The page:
It’s unclear to me why I haven’t covered SponsorHub yet. The guys behind it know that sponsorship is the second most important topic for event professionals after registration.

While registering guests online is mostly an operational needs, getting sponsors means revenue and, oh dear, do we not need revenue these days?!

Brands can use this service to easily find relevant events to sponsors. Event can increase their revenue by finding unexpected sponsorship opportunities.

Sponsorhub helps brands making their decision with very helpful metrics such as expected attendees, Twitter followers, Klout score, etc. You can see an example for the upcoming Web Summit in Dublin.


Atendy is quite an interesting concept offering, what I call, Event Enterprise Solutions (EES). I believe there is a new breed of services trying to supply a comprehensive product/service that covers the most pressing issues for event professionals.

Atendy provides ticketing, promotion, networking and in the future mobile interfacing.

Ultimately their revenue model gets down to charging a percentage over each ticket sold (a pricing strategy I do not agree with given the service they provide).

Setting up your event and enjoying the benefits of the service is free. Give it a go.


OneLobby is in private beta but their mission is quite interesting. They are a serendipity engine specifically targeted to conferences.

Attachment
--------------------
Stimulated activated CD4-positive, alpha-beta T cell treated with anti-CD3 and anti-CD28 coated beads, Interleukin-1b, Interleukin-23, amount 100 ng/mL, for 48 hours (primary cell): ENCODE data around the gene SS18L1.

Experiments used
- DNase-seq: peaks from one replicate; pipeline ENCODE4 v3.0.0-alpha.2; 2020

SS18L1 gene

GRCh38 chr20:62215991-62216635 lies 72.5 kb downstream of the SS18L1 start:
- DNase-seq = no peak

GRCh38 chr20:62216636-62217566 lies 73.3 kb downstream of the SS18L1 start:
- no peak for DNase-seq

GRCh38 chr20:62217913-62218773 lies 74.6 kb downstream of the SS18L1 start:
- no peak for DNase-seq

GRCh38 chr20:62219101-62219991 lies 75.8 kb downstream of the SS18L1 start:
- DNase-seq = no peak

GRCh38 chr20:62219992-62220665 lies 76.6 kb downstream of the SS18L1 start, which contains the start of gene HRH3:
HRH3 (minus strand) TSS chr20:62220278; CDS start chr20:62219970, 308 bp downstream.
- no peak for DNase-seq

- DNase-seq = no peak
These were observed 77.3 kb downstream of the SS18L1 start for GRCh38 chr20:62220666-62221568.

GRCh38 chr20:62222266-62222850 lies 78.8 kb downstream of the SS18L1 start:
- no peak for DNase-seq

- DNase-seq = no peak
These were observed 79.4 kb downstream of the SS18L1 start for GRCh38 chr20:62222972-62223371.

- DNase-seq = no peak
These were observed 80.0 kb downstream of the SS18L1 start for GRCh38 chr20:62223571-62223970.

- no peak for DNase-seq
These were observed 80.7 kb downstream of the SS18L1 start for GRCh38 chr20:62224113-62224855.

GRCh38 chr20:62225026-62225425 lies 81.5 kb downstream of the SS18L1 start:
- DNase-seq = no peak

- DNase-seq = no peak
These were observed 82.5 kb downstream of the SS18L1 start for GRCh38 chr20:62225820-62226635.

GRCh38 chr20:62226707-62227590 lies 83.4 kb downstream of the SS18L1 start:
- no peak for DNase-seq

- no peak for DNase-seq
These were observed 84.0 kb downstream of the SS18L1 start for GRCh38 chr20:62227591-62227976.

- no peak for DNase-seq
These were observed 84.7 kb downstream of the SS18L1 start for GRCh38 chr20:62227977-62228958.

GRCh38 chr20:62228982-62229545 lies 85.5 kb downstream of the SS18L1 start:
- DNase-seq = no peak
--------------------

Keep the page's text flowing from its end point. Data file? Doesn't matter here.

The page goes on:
They also aim to improve networking and session scheduling.

I am envisioning a Plancast meet Sched.org. Let’s wait and see.


Gemster is an event discovery engine for attendees. Social networks learn everyday more about our preferences and where our friends will be next. As a result, predicting where should we go tonight is becoming an interesting business.

Gemster scans all Facebook public events to suggest what is going on around you. Public scanning means privacy is ensured. Alas small events organizers can expose their event to a larger audience in their relevant location.

Wrapping It Up

I believe that one of the reasons you, my dear reader, subscribed to this blog is to get the latest trends and anticipations in technology, social media and design for the event industry.

I hope this post satisfied your thirst for innovation and that your event is going to be little better by using one of the above tools.

As always, if you liked it, share it. I’d be grateful.



Julius Solaris
Julius Solaris is the editor of EventManagerBlog.com, he is an international speaker and author of The Good Event Registration Guide and Event App Bible.